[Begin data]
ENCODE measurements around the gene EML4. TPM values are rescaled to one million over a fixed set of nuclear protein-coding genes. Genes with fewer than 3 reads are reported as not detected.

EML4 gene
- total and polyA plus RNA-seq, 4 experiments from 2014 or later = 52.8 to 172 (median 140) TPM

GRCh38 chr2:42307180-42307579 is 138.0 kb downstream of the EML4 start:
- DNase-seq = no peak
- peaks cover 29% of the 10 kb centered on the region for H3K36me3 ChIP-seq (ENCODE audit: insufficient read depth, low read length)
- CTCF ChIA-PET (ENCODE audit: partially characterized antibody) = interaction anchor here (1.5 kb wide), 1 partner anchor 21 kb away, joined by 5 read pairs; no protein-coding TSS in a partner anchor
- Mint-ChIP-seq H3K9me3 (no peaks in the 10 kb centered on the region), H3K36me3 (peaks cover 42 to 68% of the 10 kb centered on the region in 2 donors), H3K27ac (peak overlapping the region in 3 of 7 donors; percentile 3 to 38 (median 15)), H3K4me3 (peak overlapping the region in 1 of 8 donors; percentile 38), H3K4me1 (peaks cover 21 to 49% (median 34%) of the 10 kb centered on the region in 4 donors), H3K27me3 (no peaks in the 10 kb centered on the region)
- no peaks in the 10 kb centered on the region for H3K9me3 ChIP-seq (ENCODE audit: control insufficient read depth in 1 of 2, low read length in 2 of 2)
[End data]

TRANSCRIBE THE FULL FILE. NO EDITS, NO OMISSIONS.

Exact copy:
ENCODE measurements around the gene EML4. TPM values are rescaled to one million over a fixed set of nuclear protein-coding genes. Genes with fewer than 3 reads are reported as not detected.

EML4 gene
- total and polyA plus RNA-seq, 4 experiments from 2014 or later = 52.8 to 172 (median 140) TPM

GRCh38 chr2:42307180-42307579 is 138.0 kb downstream of the EML4 start:
- DNase-seq = no peak
- peaks cover 29% of the 10 kb centered on the region for H3K36me3 ChIP-seq (ENCODE audit: insufficient read depth, low read length)
- CTCF ChIA-PET (ENCODE audit: partially characterized antibody) = interaction anchor here (1.5 kb wide), 1 partner anchor 21 kb away, joined by 5 read pairs; no protein-coding TSS in a partner anchor
- Mint-ChIP-seq H3K9me3 (no peaks in the 10 kb centered on the region), H3K36me3 (peaks cover 42 to 68% of the 10 kb centered on the region in 2 donors), H3K27ac (peak overlapping the region in 3 of 7 donors; percentile 3 to 38 (median 15)), H3K4me3 (peak overlapping the region in 1 of 8 donors; percentile 38), H3K4me1 (peaks cover 21 to 49% (median 34%) of the 10 kb centered on the region in 4 donors), H3K27me3 (no peaks in the 10 kb centered on the region)
- no peaks in the 10 kb centered on the region for H3K9me3 ChIP-seq (ENCODE audit: control insufficient read depth in 1 of 2, low read length in 2 of 2)